"Black people, white people, Indian people, coloured people — we are a party for all South Africans", Maimane said.

    His remarks come after several statements by top ANC officials and their EFF affiliates, who made controversial claims targeting the presence of white people in the country. The DA firmly rejected such statements, winning praise from the rainbow nation's Afrikaner community.

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    His only enemy, Maimane stressed, is corruption.

    "I want to say to all the politicians, if you are corrupt, you can expect to spend 15 years in jail", the DA leader said. "I'm going to introduce an anti-corruption unit staffed by both specialist prosecutors and investigators".

    Thousands of DA supporters, dressed in the party's signature blue colours, welcomed Maimane's announcement.

    Back in 2014, the DA enjoyed 22-percent support nationwide. The party's electoral support has been steadily increasing over the past few years, and the DA was able to form a provincial government in the Western Cape, as well as municipal governments in the capital Pretoria, the nation's economic powerhouse of Johannesburg, and several other cities.

    Experts say there is a solid chance the ANC could lose the upcoming race in the wake of nationwide resentment to the land reform, several corruption scandals involving former President Jacob Zuma and the powerful Gupta family, as well as the ongoing sweeping power outages related to alleged corruption at national power utility Eskom.

    "They're definitely going to do better than last time", prominent South African political analyst Nomavenda Mathiane said.

    Maimane also said South Africa's 27-percent jobless rate, the ongoing $30-billion debt crisis, and a lingering threat of recession and "junk" credit ratings are intolerable. DA officials stressed South Africa was once the most advanced nation on the continent, and is a major producer of precious metals and other commodities — and yet is facing rampant poverty.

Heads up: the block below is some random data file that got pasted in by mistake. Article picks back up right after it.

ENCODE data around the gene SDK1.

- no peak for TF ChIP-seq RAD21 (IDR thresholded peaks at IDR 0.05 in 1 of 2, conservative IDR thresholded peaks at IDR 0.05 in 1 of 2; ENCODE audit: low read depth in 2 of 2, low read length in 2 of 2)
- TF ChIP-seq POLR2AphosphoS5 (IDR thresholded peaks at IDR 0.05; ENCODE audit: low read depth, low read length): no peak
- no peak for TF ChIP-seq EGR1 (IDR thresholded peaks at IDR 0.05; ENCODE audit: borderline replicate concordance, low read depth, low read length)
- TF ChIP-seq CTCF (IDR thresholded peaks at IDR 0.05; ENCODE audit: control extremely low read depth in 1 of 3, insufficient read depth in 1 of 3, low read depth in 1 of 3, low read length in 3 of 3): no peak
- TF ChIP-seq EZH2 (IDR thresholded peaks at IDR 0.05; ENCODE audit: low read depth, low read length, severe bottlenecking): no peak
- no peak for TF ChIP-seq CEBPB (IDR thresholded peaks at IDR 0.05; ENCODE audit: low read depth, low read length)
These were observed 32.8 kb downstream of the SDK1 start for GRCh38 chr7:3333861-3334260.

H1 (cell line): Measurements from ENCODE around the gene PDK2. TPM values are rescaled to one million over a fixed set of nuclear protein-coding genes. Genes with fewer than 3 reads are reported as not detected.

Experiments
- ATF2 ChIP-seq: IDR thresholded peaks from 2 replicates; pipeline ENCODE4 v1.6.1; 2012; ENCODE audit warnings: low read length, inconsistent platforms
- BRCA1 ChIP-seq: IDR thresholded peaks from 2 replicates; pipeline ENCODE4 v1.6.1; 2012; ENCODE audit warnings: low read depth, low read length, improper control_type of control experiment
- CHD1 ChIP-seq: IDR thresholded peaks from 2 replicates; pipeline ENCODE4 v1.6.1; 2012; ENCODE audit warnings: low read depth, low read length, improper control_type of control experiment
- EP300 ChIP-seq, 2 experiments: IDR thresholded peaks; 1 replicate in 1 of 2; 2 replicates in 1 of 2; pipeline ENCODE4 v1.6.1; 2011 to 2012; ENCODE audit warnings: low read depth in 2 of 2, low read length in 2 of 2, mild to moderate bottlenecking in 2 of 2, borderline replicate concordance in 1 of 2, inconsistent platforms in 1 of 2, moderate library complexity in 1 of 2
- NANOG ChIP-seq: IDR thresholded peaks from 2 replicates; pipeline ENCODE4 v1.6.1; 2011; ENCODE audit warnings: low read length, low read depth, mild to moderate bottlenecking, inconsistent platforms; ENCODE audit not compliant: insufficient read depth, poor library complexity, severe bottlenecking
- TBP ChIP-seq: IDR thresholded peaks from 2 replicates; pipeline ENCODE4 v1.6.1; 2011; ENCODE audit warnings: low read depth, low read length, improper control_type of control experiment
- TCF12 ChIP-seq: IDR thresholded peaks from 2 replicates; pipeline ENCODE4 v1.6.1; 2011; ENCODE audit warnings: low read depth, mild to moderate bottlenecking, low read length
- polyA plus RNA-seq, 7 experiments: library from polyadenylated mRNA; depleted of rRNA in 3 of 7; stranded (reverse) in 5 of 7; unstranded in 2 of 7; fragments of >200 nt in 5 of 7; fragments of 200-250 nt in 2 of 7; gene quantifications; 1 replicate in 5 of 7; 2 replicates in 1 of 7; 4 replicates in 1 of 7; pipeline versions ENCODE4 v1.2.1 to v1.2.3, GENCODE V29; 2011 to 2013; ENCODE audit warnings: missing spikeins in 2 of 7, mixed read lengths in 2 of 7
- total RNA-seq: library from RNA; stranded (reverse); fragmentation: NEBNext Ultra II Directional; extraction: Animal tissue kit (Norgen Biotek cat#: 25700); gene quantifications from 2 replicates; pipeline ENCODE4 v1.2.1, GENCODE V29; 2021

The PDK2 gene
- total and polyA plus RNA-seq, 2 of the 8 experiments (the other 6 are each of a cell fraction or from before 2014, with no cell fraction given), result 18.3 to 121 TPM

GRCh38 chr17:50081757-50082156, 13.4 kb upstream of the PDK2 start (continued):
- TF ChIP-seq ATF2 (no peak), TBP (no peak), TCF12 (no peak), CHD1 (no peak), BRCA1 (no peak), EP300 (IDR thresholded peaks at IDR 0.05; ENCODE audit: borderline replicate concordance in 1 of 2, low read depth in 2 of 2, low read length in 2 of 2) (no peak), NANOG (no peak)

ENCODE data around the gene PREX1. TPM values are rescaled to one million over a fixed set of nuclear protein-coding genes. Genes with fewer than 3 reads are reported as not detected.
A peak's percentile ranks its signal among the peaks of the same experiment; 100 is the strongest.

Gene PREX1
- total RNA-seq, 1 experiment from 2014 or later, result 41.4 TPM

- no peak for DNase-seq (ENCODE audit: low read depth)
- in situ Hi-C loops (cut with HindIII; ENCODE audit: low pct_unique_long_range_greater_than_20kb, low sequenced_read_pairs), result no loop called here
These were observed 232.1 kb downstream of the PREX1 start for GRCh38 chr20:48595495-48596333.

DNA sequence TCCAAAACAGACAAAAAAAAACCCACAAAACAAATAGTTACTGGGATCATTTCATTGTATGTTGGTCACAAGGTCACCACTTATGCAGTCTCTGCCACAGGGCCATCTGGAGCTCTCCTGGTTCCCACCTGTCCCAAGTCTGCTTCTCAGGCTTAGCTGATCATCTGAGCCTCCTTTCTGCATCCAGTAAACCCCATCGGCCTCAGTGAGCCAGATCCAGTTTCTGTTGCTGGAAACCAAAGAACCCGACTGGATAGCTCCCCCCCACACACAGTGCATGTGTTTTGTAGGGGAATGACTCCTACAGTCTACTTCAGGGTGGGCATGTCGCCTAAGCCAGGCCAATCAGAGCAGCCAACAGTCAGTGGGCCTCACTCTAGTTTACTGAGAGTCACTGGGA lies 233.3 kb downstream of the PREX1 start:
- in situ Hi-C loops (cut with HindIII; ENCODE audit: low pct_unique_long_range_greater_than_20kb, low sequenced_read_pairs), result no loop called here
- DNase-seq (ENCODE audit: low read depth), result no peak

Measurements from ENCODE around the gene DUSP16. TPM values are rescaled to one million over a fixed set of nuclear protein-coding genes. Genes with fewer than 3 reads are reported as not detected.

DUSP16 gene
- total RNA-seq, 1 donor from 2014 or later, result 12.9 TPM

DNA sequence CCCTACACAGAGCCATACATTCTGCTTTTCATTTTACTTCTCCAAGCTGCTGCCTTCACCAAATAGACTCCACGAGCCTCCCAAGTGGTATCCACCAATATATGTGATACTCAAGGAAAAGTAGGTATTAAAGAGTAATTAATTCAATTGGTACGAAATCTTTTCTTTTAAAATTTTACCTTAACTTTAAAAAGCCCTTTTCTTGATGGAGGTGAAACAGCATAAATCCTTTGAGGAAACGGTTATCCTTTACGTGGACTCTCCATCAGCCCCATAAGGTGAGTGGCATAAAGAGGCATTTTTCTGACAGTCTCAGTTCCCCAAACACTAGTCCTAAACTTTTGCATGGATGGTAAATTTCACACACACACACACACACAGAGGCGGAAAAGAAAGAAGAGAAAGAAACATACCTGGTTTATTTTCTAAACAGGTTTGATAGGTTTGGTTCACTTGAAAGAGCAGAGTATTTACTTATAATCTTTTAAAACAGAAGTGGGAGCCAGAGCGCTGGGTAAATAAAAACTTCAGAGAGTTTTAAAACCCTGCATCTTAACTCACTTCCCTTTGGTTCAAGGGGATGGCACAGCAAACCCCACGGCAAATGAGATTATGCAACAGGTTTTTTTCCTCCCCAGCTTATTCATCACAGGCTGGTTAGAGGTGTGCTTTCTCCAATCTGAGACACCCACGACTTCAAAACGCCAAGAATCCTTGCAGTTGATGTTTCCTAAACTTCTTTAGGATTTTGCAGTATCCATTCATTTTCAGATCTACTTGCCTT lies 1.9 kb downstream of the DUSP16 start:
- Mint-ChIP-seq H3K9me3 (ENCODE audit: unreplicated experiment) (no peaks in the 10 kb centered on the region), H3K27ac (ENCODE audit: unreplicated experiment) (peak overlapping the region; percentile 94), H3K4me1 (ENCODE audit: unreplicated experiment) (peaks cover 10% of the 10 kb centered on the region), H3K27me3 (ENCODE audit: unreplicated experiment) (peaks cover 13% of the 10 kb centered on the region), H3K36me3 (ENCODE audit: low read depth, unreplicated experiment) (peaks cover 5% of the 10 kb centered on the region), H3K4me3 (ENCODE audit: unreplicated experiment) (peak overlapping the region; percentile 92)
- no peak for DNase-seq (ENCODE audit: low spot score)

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    "We need change and we need it now — this is not the change my father talked about", Maimane said.

    DA supporters at the rally said they have nothing to lose, and are disappointed with the ANC, whose 25 years in power haven't produced the positive change they had hoped for.

    "It is the only party talking truth — the others aren't", DA supporter Innocent Mabuza said. "Why should I not go for the DA?"

    The upcoming general election is slated for 8 May, and will form a new National Assembly and regional legislatures in each of South Africa's provinces. The winning party will also decide who will be the new president.

    The DA need to win 112 seats in the National Assembly to form a majority of at least 201 seats in the 400-member legislature. The ANC needs to defend 49 seats out of the 249 seats it controls now. 

    Related:

    African National Congress to Pursue Land Expropriation Without Compensation